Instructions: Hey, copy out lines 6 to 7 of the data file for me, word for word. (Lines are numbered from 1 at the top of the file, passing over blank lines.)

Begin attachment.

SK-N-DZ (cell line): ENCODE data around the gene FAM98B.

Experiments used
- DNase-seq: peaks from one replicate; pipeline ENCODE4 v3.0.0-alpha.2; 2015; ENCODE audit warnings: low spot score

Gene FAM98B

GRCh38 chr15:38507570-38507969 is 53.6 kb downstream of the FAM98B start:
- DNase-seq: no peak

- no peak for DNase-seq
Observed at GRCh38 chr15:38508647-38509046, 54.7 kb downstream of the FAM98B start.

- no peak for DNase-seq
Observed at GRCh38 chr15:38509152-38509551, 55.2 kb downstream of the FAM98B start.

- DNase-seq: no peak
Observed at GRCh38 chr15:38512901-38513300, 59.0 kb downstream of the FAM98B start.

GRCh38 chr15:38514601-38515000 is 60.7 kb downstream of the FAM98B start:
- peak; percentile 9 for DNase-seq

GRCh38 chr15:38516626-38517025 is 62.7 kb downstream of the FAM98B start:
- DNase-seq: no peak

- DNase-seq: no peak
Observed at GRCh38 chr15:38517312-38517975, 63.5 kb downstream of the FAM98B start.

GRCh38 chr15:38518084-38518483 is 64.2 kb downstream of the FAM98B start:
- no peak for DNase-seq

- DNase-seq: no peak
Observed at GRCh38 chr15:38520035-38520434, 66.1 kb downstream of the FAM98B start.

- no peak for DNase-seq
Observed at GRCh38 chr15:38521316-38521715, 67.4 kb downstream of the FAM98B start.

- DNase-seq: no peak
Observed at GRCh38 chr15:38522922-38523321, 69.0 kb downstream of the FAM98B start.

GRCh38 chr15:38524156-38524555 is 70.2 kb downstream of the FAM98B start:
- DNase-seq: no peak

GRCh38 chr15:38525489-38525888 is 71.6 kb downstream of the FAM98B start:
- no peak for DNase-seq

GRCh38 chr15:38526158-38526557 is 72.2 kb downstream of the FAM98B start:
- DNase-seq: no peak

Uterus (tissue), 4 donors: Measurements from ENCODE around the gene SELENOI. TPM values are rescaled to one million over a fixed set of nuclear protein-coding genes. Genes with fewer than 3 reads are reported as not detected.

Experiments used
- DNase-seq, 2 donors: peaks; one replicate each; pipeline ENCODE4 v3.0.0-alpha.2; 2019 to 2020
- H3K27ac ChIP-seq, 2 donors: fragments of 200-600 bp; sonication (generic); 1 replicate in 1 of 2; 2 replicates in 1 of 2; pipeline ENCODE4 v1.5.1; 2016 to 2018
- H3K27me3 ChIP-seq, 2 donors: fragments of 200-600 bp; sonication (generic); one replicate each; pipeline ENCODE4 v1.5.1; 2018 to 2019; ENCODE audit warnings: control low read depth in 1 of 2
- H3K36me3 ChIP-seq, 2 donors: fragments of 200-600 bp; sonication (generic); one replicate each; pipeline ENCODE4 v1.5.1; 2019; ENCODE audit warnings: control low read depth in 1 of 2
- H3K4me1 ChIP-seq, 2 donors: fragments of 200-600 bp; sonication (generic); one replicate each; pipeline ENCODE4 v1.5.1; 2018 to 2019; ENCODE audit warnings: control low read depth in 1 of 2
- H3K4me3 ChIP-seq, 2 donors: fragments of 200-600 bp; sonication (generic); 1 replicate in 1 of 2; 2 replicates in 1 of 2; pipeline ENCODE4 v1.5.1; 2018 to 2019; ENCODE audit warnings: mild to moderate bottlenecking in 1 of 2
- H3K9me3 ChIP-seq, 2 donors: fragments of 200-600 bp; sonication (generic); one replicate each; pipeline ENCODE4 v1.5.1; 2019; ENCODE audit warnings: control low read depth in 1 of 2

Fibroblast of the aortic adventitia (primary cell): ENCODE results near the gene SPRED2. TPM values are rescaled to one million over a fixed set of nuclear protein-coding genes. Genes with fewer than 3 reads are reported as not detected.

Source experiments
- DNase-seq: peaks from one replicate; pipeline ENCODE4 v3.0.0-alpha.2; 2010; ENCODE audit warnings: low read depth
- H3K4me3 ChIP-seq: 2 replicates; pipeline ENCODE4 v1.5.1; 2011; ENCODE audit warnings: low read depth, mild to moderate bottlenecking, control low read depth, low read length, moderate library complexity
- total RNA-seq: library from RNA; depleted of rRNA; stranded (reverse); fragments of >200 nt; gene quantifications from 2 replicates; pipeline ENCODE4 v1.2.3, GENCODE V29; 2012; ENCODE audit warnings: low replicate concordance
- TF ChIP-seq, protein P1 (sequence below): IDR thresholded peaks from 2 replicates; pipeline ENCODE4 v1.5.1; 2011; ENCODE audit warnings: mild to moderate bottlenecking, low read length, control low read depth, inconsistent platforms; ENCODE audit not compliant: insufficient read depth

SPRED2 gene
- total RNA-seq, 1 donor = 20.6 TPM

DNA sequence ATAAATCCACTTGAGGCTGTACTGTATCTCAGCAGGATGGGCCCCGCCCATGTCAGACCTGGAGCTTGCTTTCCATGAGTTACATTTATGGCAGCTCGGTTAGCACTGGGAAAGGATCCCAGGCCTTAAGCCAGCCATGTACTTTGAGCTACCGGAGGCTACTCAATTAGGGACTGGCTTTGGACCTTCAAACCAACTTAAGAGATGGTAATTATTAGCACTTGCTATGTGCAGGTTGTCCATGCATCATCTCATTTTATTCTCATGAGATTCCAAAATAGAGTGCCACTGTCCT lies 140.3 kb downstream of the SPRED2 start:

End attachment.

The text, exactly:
- DNase-seq: no peak

- no peak for DNase-seq